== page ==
These acorns will be eaten and distributed by a variety of animal species. However, different types of insects feed on the scarlet oak acorns and destroy them — effectively disabling their germination. About 80% of all scarlet oak acorns will be destroyed by weevils, gall wasps, and moth larvae.

Sexual Maturity

Scarlet oaks will usually start to produce acorns after 20 years, but will experience their most productive crop years after the age of 50. This large tree will have good crop bearings every 3-5 years, with poor crops the years in between.

During those off years, almost the entire crop will either be eaten or destroyed, resulting in no new scarlet oak seedling for several years.

What Are Some Other Types of Oak Tree?

Part of the beech family, Fagaceae, the oak is a very large species and contains around 500 different subspecies. The family contains both deciduous and evergreen varieties, and they grow in cool temperatures, tropical temperatures, and everything in between.

The United States contains 90 of the species, Mexico has 160 native oak species, 109 of those which are endemic (only ever have and only ever will grow there) and China has 100 native tree species.

Because there are so many, they have been divided into two subgenera, and 8 sections within those two subgenera categories. These divisions are classified by the different evolutionary traits of the trees. The two subgenera are identified as the “old word” species that occur in Eurasia, and the “new world” species that occur in the Americas.

Quercus – New World

White Oaks (sect. Quercus)

White oak tree on a snow.

Native to Europe, Asia, and North America, white oaks are a shorter species with sweet acorns and are deciduous.

Live Oaks (sect. protobalanus)

Live oak tree near a pond.

Native to the southwestern United States and northwestern Mexico, live oaks are a shorter species with bitter acorns and are deciduous.

Southern Live Oaks (sect. virentes)

Old Southern live oak tree

Native to the southwestern United States, southern live oaks are shorter with fast maturing acorns and are of the evergreen variety.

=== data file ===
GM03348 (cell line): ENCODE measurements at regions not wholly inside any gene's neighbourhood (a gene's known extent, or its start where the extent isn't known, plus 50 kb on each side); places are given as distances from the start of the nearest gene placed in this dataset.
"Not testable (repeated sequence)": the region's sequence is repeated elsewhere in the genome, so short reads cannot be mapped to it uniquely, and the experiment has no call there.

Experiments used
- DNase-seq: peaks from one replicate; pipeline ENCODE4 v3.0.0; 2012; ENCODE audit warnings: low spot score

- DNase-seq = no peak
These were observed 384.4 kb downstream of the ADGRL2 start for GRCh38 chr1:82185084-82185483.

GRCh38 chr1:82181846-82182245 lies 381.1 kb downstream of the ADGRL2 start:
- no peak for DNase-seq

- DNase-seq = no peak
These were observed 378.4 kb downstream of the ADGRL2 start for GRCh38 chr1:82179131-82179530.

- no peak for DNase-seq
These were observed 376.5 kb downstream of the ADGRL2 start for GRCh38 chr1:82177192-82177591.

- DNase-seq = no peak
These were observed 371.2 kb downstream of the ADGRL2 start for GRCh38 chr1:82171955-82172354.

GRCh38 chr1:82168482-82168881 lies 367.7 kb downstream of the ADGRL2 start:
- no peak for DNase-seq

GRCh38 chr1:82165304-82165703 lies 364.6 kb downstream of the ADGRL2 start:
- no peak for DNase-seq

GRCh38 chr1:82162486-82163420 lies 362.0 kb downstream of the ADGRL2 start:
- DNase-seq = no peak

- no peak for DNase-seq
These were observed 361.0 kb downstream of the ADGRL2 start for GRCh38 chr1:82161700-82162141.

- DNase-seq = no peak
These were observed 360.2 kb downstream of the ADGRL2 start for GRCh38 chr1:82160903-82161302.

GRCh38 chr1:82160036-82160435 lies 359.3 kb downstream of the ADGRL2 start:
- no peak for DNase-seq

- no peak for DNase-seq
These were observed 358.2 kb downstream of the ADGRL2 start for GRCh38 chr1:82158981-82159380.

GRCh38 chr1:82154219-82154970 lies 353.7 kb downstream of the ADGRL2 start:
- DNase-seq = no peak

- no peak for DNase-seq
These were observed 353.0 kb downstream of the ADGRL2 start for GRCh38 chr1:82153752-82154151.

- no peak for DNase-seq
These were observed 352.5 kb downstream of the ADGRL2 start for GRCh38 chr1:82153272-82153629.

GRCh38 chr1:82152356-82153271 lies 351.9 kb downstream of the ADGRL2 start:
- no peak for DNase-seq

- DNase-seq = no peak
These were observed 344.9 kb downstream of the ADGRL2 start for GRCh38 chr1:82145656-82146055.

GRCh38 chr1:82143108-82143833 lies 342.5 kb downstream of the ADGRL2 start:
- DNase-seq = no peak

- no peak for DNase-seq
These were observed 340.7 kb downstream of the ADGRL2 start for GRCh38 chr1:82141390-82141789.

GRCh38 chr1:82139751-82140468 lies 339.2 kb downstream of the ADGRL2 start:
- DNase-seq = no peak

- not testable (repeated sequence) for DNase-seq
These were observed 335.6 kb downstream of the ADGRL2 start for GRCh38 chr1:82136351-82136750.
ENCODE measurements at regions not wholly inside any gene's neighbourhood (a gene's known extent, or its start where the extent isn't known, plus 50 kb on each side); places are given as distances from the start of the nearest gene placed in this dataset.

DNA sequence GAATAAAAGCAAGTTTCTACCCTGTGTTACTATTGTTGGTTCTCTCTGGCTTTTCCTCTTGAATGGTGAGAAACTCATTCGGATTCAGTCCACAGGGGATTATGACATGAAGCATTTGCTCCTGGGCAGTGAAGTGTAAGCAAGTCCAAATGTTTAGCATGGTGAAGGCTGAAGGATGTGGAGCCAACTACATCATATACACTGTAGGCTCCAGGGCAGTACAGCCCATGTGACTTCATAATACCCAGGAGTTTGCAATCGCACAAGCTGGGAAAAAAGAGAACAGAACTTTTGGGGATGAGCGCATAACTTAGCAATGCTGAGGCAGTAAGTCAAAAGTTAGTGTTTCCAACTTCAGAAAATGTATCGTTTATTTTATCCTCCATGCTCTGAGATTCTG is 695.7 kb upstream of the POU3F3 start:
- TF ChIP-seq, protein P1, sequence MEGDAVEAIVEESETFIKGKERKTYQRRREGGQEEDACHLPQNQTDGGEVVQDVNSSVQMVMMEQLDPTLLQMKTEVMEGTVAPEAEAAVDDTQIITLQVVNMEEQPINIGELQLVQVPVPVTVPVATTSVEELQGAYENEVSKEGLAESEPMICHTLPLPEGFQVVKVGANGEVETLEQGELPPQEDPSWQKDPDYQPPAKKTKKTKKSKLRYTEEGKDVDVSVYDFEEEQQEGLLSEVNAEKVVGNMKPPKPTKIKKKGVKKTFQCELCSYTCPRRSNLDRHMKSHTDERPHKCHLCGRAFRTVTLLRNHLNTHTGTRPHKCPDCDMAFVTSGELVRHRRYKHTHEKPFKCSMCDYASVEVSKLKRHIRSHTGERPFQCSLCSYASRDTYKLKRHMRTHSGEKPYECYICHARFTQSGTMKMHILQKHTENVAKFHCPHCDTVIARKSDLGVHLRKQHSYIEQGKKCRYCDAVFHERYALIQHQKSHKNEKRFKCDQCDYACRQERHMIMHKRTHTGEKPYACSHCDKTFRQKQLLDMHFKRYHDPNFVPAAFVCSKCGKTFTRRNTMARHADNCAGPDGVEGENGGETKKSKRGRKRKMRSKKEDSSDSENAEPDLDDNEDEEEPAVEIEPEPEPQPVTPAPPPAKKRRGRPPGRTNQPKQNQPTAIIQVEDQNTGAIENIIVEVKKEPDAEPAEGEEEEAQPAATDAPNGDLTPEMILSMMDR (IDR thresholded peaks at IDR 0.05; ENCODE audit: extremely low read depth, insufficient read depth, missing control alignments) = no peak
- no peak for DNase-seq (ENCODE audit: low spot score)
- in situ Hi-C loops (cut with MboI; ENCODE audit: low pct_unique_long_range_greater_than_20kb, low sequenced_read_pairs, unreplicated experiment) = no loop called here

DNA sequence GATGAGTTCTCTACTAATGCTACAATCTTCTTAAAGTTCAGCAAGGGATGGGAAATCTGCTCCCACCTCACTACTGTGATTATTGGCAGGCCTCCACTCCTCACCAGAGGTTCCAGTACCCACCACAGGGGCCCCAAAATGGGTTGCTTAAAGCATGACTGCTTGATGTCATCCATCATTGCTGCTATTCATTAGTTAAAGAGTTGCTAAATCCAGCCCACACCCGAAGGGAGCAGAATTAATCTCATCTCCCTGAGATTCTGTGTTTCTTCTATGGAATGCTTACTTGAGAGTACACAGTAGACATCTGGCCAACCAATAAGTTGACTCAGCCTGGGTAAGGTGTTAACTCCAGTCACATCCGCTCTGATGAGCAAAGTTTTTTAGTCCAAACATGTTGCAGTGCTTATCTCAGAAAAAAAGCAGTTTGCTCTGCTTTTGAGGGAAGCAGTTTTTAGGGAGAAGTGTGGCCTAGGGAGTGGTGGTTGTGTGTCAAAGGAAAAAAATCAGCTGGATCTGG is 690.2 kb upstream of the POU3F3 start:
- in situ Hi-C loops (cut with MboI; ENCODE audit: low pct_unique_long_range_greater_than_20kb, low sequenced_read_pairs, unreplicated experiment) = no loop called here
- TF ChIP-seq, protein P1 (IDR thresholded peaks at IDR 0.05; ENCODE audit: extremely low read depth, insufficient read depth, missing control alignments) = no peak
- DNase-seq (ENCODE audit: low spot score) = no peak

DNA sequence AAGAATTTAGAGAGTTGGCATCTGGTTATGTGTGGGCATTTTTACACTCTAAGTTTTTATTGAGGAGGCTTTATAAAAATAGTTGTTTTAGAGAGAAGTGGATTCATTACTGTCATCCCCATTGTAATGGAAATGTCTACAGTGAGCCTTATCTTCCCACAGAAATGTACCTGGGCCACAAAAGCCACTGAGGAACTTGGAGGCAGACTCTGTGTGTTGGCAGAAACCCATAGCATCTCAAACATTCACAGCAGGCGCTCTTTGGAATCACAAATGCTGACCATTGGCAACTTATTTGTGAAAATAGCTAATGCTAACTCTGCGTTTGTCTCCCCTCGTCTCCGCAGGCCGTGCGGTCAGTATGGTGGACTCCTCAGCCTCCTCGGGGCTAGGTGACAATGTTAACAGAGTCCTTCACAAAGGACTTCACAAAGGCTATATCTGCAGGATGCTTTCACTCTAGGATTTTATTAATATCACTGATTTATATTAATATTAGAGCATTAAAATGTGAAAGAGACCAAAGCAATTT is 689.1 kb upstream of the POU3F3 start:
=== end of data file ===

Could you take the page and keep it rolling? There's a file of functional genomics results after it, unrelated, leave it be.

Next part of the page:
Short Oaks (sect. ponticae)

Native to the eastern United States, short oaks are obviously a short variety with uniquely shaped leaves and are deciduous.

Red Oaks (sect. lobatae)

Red oak tree

Native to central and southern America, red oaks are taller, acorns take longer to mature, and are deciduous.

Cerris – Old World

Ring Cupped Oaks (sect. cyclobalanopsis)

Ring cupped oak leaves

Native to eastern and southeastern Asia, ring cupped oaks have distinct acorns with cups with rings of scales, and they are of the evergreen variety.

Turkey Oaks (sect. cerris)

Turkey oak tree

Native to Europe and Asia, turkey oaks are a taller variety with bitter acorns that take longer to mature, and they are deciduous.

Eurasian oaks (sect. llex)

Native Europe and Asia, Eurasian oaks are medium-sized trees with acorns that take longer to mature, and they are of the evergreen variety.

Where do Scarlet Oak Trees Grow?

Like most oak trees, the scarlet oak is native to eastern-central America and Canada. They grow from southern Maine to Wisconsin, Michigan, Missouri, Louisiana, Alabama, and Georgia. These places are all within the USDA hardiness zones 4 through 9.

What are the Growing Conditions of Scarlet Oak Trees?

This is a close look at a garden dominated by a scarlet oak tree.


Scarlet oaks are able to tolerate a great many varieties of soil, even poor soil, though they do have preferences. It must be well-drained and quite acidic soil.

They tend to grow best soils derived from glacial drift, and well-drained, sandy soil on borders of streams and riverbanks. They have moderate drought tolerance as well.

If a scarlet oak grows in very alkaline soil, it will experience something called iron chlorosis. When the soil has a pH level greater than 7, the tree will become iron deficient. Iron is important in chlorophyll synthesis in leaves.

When a tree cannot produce enough iron, it cannot make chlorophyll which results in a dull yellow shade to its leaves.

Sun Exposure

Though they are partly shaded tolerant, scarlet oaks prefer to have full sun. The height and width of their trunks will vary depending on how much sun exposure they experience.


Scarlet oaks will grow best in regions that experience annuals temperatures with lows of 50 degrees Fahrenheit and highs of 105 degrees Fahrenheit.


This tree requires normal moisture levels, usually hovering around 30 inches of annual precipitation.

What are the Damaging Agents to the Scarlet Oak Tree?

Northern red oaks are actually more susceptible to certain damaging agents than other species of oak trees, because of the warm locations that they tend to grow in.

  • they experience much predation of insects that over-graze foliage and acorns. This prevents the trees to produce large seed crops, which results in a lowered opportunity for seeding dispersal.
  • scarlet oaks experience leaf browning, and the cracking of bark by the canker pathogen diplodia corticola, which makes them vulnerable to further infections.